31 Days of Horror 2022 – The Performances That Make Us Scream “Saint Maud” (2020)

Picture it, as if Sophia from The Golden Girls were telling you a story: Toronto, February 2021. It’s cold outside, dark most of the time. There’s no sports programming or extracurricular activities to use up my son’s prodigious energy – hell, half the time there’s not even school. (Virtual doesn’t count.) So he doesn’t sleep. He’s got pandemic pediatric insomnia, and us pandemic parents can’t watch TV at night without him hearing it, running downstairs, incensed that we are getting screen time when his YouTube has been cut off for the day. My wife and I can’t even talk; we must be the quietest of mice to have any hope of him staying in his room. So I watch movies on my laptop with my headphones. Not comedies – can’t risk laughing out loud, and life seems too bleak for laughing anyway. And since I don’t have to take my wife’s tastes into account, horror fits the bill. 

My friend Sachin [Hingoo], who you may know as a BBP editor and writer, suggested during this worst of times that I might like Rose Glass’ Saint Maud, and I did. This is the movie that occurred to me when asked about The Performances That Make Us Scream. I thought of it because the weight of the film rests solidly on the acting chops of Morfydd Clark. It’s Clark’s face that convinces you she feels real religious fervour as she massages her throat with a hand covered in dishwashing suds; as she falls on the floor in front of a crucifix gasping. 

Clark plays the titular Maud, a palliative care nurse sent to work in the home of Amanda, a former dancer who is dying of cancer. Amanda finds dying rather tedious and amuses herself by playing along with Maud’s Catholic zealotry. Rose Glass’ script doesn’t need to give Maud any lines in the moment that she realizes God has tasked her with saving Amanda’s soul before she dies – it’s all in Clark’s face, a seamless, nuanced transition from religious ecstasy to the expression of a cat with a canary.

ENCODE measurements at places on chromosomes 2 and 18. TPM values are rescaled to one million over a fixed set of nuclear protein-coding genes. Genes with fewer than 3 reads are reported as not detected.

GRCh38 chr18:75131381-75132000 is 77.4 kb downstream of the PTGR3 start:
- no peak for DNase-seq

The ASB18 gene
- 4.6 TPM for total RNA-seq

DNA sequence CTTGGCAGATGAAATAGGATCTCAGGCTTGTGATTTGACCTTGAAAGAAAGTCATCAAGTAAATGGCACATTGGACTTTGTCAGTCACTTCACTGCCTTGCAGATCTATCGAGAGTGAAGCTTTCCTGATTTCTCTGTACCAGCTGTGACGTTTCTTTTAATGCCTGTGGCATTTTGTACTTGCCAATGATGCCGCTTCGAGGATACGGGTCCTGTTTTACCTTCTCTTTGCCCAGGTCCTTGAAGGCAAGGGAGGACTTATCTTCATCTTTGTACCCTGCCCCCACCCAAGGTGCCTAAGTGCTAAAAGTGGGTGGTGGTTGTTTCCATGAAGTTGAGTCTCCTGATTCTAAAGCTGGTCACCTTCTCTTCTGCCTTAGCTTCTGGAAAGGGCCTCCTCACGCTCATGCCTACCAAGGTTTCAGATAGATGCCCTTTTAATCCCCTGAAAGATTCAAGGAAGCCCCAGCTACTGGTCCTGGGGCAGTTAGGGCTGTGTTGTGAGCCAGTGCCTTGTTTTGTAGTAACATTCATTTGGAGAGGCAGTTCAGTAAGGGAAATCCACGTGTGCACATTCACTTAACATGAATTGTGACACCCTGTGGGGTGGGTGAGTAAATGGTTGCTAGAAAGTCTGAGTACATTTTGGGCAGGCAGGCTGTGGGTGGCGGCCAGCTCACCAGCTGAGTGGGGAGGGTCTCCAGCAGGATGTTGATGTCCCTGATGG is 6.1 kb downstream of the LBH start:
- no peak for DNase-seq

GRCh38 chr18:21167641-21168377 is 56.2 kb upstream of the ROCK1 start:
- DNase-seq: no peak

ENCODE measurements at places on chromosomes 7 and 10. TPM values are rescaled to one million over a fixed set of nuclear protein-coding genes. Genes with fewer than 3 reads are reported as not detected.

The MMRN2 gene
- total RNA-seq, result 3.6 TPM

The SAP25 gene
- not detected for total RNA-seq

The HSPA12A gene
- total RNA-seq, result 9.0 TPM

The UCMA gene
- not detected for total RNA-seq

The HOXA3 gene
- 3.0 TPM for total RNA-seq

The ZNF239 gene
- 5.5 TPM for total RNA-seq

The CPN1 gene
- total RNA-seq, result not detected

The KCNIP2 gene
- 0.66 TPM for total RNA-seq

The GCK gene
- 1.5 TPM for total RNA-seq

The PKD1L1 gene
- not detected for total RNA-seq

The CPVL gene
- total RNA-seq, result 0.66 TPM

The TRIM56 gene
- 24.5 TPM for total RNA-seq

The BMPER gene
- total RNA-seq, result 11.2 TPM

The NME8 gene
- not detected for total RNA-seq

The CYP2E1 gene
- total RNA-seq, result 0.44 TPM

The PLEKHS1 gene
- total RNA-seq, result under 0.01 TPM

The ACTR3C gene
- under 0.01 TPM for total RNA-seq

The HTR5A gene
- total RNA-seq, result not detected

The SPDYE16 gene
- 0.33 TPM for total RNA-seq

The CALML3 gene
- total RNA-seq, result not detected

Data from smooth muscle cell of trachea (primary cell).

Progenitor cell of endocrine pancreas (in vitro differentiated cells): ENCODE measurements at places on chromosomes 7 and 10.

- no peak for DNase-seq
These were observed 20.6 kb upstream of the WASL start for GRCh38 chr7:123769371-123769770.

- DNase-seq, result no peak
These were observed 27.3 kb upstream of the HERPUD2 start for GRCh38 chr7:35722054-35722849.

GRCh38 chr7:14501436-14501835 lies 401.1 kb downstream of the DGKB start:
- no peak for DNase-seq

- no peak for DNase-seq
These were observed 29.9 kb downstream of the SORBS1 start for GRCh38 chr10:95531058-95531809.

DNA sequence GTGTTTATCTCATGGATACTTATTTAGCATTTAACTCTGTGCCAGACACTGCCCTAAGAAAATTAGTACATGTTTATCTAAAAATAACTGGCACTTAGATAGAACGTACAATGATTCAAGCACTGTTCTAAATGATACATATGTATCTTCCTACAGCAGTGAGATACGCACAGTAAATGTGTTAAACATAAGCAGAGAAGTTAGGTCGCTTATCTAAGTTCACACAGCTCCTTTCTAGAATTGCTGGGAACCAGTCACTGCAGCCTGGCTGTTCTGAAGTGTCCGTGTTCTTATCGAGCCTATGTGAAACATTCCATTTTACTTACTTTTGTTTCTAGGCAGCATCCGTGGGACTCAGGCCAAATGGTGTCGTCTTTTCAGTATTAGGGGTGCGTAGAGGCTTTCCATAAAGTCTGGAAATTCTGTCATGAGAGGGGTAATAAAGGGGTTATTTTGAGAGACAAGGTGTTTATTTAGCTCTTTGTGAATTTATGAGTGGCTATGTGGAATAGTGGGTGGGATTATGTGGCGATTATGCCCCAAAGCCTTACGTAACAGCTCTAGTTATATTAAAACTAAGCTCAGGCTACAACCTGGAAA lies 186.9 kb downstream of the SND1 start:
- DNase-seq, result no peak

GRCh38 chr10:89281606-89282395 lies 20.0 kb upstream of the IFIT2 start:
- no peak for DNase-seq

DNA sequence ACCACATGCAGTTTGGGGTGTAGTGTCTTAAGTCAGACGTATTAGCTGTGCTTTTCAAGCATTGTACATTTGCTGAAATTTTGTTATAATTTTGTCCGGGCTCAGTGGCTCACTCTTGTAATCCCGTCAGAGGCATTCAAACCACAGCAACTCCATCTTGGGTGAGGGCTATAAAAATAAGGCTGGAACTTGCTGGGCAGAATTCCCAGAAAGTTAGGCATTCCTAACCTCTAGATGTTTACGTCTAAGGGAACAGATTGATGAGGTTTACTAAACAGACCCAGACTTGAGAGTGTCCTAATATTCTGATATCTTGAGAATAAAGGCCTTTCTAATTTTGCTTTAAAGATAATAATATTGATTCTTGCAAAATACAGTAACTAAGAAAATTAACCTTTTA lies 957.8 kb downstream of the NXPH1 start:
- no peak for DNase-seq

This is psychosexual horror at its finest. Maud has hands-free orgasms thanks to Jesus, and sensually handles Amanda’s body during exercise treatments, before boldly stepping into Amanda’s personal life. Amanda’s companion Carol is a transactional sex worker, accepting money in exchange for giving Amanda the girlfriend experience (and who doesn’t deserve some romance as they die?) Maud is very disapproving, and tells Carol to stop seeing Amanda. Carol accuses Amanda of homophobia and she responds that she wouldn’t care if Carol had an “eight inch cock.” It’s shocking to hear those words come out of Maud’s mouth, who up until now has spoken nothing that contravenes her self-image as the picture of piety. But it’s another telling performance moment, as it’s suddenly very clear that Maud had a previous life with a lot less praying and a lot more swearing, and she’s thought about cock before. Maybe she’s thought about it too much, in the way of people questioning their sexuality. 

A lot of this resonated with me as a queer girl who was persecuted by religious types in my youth, and maybe Rose Glass is telling me I can ascribe my excoriation disorder to that particular trauma, as there is an intense scab-picking scene that made me squirm in the bottom of my hell-bound soul. Maud’s various mortifications of the flesh escalate in a manner that is horrible and almost understandable, almost inevitable, given Clark’s steadfast portrayal. 

The part where squirming turns to screaming in this Performance That Make Us Scream comes at the very end. I can’t recall if I woke my child up or not, but I am not a quiet enough mouse to have stayed silent during Saint Maud’s striking final scene. 

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